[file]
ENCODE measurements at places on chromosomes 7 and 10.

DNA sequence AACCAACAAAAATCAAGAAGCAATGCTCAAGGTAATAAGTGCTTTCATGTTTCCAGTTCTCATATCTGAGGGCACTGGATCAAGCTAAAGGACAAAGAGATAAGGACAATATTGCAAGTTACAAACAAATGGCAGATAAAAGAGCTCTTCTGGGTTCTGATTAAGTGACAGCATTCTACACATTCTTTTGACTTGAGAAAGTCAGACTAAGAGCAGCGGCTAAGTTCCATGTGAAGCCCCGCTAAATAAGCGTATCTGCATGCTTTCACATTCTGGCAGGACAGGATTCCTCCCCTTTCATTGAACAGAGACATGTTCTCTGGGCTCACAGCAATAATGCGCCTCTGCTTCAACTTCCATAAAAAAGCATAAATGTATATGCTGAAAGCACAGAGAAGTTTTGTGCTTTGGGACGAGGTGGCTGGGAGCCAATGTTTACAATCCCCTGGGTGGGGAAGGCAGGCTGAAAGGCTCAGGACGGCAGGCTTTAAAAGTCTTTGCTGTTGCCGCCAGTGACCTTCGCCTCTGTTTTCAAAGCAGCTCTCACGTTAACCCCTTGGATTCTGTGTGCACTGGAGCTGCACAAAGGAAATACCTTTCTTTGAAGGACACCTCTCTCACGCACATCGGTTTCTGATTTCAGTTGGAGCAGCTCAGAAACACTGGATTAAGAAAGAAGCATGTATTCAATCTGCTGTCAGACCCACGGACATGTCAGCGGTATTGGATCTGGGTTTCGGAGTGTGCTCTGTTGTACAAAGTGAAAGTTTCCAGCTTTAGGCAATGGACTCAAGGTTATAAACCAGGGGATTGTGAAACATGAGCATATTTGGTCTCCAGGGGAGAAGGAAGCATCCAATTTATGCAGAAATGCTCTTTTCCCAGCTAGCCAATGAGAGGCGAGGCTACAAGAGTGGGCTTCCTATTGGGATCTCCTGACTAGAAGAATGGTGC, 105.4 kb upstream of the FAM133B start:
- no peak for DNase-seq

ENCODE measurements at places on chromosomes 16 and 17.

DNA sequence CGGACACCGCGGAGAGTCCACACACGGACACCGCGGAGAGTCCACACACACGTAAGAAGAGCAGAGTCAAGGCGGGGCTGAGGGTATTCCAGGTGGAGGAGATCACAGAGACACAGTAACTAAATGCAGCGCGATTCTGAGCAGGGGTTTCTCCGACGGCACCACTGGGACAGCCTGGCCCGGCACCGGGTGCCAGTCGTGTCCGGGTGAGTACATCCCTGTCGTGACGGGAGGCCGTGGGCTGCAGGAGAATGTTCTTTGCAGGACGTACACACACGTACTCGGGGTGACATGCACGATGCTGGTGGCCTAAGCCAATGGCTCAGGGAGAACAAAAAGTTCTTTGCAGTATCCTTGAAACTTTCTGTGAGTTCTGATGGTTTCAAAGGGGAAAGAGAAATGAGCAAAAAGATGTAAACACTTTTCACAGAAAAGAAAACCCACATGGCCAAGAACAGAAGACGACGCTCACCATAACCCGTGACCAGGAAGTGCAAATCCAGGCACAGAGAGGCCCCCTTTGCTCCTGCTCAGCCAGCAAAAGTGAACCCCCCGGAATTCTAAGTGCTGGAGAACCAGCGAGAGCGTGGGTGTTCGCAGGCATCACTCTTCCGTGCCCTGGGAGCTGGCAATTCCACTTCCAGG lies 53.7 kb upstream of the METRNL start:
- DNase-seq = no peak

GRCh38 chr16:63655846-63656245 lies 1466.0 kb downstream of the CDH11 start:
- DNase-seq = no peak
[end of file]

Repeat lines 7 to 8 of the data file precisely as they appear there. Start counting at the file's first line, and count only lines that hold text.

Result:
GRCh38 chr16:63655846-63656245 lies 1466.0 kb downstream of the CDH11 start:
- DNase-seq = no peak